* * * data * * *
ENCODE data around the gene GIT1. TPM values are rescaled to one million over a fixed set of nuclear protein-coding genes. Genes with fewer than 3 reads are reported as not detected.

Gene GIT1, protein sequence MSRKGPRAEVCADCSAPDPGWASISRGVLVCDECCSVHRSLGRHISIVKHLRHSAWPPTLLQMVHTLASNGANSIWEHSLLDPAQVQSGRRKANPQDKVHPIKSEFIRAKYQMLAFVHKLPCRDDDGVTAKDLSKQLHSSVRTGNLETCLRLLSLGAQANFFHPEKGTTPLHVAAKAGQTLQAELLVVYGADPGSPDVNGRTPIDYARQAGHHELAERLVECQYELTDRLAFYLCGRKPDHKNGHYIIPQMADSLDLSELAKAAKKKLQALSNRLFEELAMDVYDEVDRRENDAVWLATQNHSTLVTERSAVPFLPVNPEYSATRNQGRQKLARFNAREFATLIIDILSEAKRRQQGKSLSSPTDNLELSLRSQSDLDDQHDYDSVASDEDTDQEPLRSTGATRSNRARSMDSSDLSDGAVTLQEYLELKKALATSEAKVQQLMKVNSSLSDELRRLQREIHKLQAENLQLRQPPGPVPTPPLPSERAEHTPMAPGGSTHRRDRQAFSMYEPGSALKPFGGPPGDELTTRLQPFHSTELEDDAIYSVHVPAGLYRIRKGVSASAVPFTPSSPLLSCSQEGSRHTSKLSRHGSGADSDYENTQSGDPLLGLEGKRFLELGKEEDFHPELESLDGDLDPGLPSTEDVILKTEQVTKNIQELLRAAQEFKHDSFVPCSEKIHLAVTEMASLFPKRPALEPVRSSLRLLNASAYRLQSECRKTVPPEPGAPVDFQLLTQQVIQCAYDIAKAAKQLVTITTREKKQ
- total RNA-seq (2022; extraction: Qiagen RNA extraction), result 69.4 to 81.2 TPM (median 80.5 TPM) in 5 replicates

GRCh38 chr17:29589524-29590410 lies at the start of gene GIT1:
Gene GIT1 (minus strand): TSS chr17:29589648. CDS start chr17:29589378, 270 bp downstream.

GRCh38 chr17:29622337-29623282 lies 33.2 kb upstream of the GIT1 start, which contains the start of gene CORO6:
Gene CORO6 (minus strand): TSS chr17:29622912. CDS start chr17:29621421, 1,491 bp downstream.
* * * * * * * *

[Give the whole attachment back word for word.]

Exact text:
ENCODE data around the gene GIT1. TPM values are rescaled to one million over a fixed set of nuclear protein-coding genes. Genes with fewer than 3 reads are reported as not detected.

Gene GIT1, protein sequence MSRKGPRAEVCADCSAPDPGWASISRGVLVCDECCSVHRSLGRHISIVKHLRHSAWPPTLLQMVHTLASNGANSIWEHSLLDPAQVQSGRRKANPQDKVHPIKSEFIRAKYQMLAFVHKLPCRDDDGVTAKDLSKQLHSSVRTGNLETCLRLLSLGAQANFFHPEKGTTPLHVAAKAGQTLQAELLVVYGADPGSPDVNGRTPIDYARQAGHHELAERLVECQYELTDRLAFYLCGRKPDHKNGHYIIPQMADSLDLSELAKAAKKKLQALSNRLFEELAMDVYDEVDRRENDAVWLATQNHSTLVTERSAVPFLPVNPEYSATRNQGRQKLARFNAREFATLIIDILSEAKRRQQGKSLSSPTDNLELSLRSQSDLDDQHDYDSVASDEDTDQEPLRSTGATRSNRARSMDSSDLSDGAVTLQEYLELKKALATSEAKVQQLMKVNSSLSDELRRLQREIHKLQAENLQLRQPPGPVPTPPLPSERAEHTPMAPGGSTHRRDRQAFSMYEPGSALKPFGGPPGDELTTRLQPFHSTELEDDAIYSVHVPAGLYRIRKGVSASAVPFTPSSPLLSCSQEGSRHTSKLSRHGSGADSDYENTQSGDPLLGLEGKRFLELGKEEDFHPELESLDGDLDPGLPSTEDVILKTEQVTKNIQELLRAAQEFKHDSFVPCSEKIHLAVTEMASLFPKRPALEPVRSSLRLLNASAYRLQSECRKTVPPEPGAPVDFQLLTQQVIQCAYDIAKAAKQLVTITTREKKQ
- total RNA-seq (2022; extraction: Qiagen RNA extraction), result 69.4 to 81.2 TPM (median 80.5 TPM) in 5 replicates

GRCh38 chr17:29589524-29590410 lies at the start of gene GIT1:
Gene GIT1 (minus strand): TSS chr17:29589648. CDS start chr17:29589378, 270 bp downstream.

GRCh38 chr17:29622337-29623282 lies 33.2 kb upstream of the GIT1 start, which contains the start of gene CORO6:
Gene CORO6 (minus strand): TSS chr17:29622912. CDS start chr17:29621421, 1,491 bp downstream.